I am not clear why you came to that conclusion. I thought we were all being productive here, and I even replied to you on Sunday in the ANE group that I had considered the matter settled. The Spell refers to Renenet, end of story, I haven't contested that since Lutz clued me into it several days ago. I... I really just don't know what else to say here, other than I regret that the internet still has limitations on how well we can communicate our thoughts and intentions.

But again, I'm glad you were able to help me out here.


You asked if this set of signs could refer to any mother who nursed/suckled: that would be /rnn.t/ with a determinative of a nursing mother (Gardiner sign B6), as I noted in my ANE and ED responses.

But in this case, the determinative is that of a goddess (Gardiner sign B1, which can identify a goddess, /nTr.t/, as well as a woman). So, the reference is not so much an epithet for a "nursing mother" but to a specific goddess, Renenet.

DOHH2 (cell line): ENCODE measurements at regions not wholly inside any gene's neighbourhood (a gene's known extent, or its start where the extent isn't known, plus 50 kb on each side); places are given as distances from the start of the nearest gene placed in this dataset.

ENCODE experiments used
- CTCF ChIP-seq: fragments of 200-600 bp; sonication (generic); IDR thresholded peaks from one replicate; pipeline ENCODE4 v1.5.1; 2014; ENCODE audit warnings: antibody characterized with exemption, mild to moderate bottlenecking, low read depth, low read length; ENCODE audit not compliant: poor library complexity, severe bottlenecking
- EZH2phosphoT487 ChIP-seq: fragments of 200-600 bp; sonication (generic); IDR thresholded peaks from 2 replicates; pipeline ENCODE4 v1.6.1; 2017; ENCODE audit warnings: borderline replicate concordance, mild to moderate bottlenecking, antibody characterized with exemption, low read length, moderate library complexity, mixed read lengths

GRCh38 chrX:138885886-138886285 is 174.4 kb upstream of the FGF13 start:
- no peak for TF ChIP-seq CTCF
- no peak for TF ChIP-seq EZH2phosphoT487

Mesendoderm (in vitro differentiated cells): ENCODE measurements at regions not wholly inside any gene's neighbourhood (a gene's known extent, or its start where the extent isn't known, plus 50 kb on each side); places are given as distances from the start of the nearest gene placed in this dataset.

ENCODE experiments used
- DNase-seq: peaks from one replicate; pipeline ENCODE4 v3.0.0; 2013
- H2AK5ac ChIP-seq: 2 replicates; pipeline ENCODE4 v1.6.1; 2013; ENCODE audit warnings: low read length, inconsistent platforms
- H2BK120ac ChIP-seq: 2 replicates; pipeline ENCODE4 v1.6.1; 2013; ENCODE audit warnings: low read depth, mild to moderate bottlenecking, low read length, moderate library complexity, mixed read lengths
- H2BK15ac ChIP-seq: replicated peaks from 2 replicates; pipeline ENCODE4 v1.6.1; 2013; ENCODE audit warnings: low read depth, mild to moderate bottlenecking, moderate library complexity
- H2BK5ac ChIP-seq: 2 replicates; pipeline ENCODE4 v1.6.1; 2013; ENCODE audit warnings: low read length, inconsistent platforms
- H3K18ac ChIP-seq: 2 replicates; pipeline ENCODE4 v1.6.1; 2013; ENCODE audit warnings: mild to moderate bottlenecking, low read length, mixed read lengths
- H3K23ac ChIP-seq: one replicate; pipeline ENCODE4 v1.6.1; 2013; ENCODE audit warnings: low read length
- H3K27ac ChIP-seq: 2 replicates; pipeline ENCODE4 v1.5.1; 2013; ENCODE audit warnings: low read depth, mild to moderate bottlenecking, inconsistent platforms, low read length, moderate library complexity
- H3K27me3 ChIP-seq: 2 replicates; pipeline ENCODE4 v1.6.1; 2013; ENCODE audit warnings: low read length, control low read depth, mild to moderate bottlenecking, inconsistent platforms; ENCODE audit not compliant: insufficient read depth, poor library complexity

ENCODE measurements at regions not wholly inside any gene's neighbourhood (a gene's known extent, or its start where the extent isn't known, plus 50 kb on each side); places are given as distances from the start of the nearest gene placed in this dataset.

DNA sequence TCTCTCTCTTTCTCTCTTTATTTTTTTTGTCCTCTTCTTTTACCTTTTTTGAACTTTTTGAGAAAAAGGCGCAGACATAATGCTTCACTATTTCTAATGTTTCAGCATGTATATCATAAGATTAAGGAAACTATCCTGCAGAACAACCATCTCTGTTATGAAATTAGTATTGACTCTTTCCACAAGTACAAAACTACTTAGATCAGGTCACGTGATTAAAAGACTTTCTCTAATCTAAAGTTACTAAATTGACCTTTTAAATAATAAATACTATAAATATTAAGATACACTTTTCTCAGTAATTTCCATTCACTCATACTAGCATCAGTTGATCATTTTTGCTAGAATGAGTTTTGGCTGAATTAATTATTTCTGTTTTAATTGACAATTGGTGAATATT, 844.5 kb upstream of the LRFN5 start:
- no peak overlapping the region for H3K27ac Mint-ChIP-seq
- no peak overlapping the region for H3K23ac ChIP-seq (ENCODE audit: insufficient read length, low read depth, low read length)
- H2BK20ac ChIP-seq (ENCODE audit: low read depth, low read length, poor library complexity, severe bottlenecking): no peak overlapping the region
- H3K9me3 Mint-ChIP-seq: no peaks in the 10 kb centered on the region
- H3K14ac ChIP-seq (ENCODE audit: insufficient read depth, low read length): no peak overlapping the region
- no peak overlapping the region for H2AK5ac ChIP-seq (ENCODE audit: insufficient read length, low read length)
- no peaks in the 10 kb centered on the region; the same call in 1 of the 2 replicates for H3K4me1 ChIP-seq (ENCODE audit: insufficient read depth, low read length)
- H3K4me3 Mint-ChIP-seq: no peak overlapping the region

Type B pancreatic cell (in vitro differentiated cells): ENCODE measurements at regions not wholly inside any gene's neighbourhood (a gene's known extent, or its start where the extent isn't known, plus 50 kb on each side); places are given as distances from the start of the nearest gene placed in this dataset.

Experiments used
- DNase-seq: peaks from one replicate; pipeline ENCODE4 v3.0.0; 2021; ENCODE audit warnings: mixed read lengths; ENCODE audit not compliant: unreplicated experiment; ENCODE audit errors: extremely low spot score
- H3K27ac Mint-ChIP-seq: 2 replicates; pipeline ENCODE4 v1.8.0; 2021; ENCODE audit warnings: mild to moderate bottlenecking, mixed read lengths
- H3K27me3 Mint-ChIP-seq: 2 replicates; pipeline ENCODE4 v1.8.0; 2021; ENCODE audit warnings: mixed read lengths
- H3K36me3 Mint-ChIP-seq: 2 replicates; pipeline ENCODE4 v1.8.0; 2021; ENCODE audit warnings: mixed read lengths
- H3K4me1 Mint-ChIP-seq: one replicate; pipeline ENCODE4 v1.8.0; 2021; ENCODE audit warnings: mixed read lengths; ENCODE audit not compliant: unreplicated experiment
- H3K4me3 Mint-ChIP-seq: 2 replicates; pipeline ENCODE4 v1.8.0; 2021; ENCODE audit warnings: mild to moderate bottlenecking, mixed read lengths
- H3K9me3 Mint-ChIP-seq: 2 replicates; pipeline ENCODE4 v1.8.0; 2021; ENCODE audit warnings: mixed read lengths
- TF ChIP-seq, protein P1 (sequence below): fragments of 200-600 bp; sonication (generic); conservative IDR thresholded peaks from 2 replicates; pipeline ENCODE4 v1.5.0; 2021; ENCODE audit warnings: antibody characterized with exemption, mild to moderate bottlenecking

This is why Faulkner refers to the phrase as "Bull of the Nursing Goddess," because (quite literally) that's what the phrase says. However, I have no doubt that Faulkner knew that the goddess Renenet is the "Nursing Goddess," and could have equally translated it as "Bull of Renenet" had he so chose.

The phrase in Egyptian is /kA (with both a phallus and bull determinatives) (n) Rnn.t (with a goddess determinative)/. There is really no other way to see the phrase other than being a statement about a goddess, and in specific, the "nursing goddess", who is called Renenet.

I agree that the Internet is not always the best form of communication: I tend to come across harshly when all I am trying to do is be clear and specific.

I also tend to forget that not everyone can see these glyphs and obtain the same information that I do (not that I am by any means an expert in ancient Egyptian, but that only I can read them with a little more precision than some). This is what I have trained to do, so don't take my comments as being solely directed at you as a criticism: I just can't see any other way to translate this phrase and have tried to explain why it translates as it does.

HTH.